Recent public attention about tertiary fees should prompt us to reintroduce free tertiary education.
Labour has announced a fees-free policy. But from a contrary viewpoint, The NZ Initiative has recently argued for means-testing student loans plus restoring interest on tuition aid.
QPEC believes that tertiary education should be free, continuing on from public primary and secondary education. This would be a return to earlier practice in NZ, and current practice elsewhere in the world, such as in Germany, Slovenia and Cuba.
- Free tertiary education is inclusive – it widens access to tertiary institutions to a broader cross-section of the population.
- If education is a social good, improving access to better jobs, secure homes and healthier lives, free education is an investment in the future of the country. It builds an informed and critical populace, consistent with the “broader social and economic outcomes” of the Government’s Investment Approach.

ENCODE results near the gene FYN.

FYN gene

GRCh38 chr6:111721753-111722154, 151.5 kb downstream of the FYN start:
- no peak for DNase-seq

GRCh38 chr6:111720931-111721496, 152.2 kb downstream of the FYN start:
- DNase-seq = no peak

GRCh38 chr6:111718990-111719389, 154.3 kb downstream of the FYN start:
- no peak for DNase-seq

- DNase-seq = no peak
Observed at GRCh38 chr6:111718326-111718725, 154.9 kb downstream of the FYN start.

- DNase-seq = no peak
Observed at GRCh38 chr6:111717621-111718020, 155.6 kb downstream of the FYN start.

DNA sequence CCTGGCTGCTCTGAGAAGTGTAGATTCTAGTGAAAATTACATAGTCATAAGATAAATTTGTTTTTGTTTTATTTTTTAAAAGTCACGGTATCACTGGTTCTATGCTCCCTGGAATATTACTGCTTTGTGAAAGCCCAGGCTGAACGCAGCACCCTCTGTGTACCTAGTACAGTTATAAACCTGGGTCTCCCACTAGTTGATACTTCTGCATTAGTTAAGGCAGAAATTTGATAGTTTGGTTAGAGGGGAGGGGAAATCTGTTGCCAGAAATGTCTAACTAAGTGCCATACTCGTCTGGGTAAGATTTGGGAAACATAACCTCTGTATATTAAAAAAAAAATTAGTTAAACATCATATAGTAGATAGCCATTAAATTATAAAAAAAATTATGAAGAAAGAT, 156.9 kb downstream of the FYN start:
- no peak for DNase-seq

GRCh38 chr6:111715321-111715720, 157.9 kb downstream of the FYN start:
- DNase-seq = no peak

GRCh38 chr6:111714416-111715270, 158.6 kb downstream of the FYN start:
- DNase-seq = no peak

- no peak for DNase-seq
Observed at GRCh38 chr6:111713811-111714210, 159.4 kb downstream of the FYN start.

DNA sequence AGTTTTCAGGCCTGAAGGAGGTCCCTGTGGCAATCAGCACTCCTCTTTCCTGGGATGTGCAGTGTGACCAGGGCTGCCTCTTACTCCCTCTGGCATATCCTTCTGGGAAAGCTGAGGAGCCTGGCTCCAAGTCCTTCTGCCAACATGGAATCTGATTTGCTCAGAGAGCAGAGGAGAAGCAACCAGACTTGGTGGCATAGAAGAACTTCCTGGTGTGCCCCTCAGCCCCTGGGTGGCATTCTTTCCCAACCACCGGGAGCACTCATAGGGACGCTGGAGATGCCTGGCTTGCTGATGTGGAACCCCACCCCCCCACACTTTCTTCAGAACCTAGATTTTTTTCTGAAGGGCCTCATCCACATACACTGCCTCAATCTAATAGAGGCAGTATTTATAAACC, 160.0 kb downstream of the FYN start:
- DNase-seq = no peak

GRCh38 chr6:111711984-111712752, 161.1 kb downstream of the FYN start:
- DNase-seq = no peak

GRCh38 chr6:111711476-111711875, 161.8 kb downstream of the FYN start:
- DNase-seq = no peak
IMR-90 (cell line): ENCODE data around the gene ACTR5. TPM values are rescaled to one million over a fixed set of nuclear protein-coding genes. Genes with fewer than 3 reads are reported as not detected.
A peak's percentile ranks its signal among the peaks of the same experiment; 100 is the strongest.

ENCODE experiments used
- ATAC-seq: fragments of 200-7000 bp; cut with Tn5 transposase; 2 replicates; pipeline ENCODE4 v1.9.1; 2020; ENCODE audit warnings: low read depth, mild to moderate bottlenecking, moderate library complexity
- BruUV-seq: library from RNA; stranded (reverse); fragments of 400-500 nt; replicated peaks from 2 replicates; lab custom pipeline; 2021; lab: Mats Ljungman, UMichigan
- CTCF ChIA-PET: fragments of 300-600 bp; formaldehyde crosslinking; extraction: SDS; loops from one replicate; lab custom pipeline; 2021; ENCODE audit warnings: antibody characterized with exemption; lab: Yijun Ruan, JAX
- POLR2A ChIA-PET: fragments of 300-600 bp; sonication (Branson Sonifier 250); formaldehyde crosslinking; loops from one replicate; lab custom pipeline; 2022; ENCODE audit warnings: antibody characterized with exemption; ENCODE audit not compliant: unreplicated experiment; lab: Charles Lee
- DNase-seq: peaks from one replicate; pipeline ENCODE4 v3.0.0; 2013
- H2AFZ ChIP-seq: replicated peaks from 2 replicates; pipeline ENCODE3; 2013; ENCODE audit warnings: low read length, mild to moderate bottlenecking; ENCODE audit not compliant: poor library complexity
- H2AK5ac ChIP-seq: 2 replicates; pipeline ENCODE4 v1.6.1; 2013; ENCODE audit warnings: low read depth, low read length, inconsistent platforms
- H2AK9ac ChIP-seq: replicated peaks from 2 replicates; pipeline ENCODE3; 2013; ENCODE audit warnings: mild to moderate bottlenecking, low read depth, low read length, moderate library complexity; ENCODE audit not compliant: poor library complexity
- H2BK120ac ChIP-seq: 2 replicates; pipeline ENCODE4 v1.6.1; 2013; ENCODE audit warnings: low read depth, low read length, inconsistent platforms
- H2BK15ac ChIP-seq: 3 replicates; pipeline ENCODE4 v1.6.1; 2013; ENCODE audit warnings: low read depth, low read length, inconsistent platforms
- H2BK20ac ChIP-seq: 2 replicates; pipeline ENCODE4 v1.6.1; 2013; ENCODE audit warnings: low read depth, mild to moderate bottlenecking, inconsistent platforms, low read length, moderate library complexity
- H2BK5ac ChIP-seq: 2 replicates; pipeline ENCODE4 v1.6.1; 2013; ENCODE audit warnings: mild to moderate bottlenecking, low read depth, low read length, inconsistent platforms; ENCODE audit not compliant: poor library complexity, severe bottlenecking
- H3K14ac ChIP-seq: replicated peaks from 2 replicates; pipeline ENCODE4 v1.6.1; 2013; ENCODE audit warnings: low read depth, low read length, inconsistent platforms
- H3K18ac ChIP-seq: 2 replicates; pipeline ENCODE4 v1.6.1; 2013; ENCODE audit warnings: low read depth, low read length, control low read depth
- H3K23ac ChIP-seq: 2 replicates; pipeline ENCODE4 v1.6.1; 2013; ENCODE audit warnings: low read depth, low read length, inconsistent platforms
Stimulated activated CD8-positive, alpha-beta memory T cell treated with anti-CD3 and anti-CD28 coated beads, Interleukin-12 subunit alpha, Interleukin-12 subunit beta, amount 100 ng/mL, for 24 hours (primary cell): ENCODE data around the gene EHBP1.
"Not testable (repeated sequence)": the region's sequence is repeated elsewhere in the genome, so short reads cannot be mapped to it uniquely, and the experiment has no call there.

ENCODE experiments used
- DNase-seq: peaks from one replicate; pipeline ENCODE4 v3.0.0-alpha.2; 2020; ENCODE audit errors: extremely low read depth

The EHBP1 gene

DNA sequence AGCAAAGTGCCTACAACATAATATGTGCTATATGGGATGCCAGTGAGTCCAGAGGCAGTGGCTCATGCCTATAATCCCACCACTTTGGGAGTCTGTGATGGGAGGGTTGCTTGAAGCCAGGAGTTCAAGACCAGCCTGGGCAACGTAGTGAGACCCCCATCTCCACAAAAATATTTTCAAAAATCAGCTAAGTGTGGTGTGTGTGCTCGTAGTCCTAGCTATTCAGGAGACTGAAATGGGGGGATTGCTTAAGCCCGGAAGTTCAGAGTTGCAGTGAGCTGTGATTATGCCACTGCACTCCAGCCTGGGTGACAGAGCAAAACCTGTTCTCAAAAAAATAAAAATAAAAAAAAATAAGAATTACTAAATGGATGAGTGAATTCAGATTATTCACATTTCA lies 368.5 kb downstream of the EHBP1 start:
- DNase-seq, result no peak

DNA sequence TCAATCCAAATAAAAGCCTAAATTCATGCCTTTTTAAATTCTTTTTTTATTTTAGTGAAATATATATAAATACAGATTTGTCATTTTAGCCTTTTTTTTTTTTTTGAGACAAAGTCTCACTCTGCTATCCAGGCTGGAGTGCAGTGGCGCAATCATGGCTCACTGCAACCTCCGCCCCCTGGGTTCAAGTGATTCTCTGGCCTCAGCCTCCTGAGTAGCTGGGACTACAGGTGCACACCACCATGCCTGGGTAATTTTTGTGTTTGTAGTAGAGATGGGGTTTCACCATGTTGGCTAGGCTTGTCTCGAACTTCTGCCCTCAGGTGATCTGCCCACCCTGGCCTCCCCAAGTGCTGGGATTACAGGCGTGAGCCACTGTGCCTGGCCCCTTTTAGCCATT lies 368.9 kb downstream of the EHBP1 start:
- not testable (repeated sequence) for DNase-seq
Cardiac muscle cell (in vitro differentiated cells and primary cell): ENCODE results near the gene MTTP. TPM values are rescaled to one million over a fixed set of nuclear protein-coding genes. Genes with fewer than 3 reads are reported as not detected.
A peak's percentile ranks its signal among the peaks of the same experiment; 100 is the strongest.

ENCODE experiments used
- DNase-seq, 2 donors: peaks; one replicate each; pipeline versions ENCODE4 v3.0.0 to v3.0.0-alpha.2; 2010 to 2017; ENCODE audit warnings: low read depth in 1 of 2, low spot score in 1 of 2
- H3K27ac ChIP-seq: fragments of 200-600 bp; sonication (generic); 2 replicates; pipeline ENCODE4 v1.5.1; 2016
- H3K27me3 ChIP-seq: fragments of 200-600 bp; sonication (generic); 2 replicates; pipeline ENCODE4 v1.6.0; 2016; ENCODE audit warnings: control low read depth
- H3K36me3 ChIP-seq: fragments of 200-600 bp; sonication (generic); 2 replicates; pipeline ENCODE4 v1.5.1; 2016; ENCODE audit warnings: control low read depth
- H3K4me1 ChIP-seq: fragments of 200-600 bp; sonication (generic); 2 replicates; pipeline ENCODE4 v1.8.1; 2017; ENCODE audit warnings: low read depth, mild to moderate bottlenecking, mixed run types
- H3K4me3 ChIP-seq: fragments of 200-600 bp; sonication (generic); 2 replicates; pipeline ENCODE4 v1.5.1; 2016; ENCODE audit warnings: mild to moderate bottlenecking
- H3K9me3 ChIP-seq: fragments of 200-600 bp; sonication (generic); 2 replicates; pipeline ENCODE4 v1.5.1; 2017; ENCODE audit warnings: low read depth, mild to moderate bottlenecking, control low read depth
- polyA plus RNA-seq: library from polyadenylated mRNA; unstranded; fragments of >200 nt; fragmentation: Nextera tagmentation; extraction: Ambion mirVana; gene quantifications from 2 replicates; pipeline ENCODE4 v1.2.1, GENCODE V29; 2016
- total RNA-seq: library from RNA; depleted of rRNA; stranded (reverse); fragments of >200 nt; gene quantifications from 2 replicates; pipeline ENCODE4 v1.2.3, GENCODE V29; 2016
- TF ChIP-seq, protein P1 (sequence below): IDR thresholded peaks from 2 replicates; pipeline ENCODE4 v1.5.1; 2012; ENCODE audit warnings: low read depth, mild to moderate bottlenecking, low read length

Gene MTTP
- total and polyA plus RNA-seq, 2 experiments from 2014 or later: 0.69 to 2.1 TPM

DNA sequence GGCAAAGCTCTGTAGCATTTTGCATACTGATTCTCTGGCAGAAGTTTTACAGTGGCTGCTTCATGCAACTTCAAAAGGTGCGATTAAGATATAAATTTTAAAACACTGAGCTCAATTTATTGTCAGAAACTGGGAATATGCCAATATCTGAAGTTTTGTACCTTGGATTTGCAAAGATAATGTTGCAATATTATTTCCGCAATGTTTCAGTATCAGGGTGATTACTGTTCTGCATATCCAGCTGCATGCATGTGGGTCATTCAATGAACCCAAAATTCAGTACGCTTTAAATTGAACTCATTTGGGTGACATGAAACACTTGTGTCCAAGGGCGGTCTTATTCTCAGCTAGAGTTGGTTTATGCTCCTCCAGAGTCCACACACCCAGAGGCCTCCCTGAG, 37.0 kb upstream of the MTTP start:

- It means that many more NZ graduates would stay in the country and/or return from working overseas, because they wouldn’t be crippled with a huge debt as they re-enter their home country.
QPEC believes that free higher education contributes to the public good through enhancing the country’s wellbeing, equity and social justice.
“We believe The NZ Initiative paper is fundamentally misguided,” says Dr David Cooke, tertiary spokesperson for QPEC. “It’s just squirming around within a market model that shouldn’t apply to tertiary education. Education is not a business. Treating it as such over 25 years has harmed the system and its graduates”.
Many other countries have maintained free higher education. “We should do likewise,” says Dr Cooke.
“A well-funded free system of tertiary education is a basic plank of democracy in modern societies”.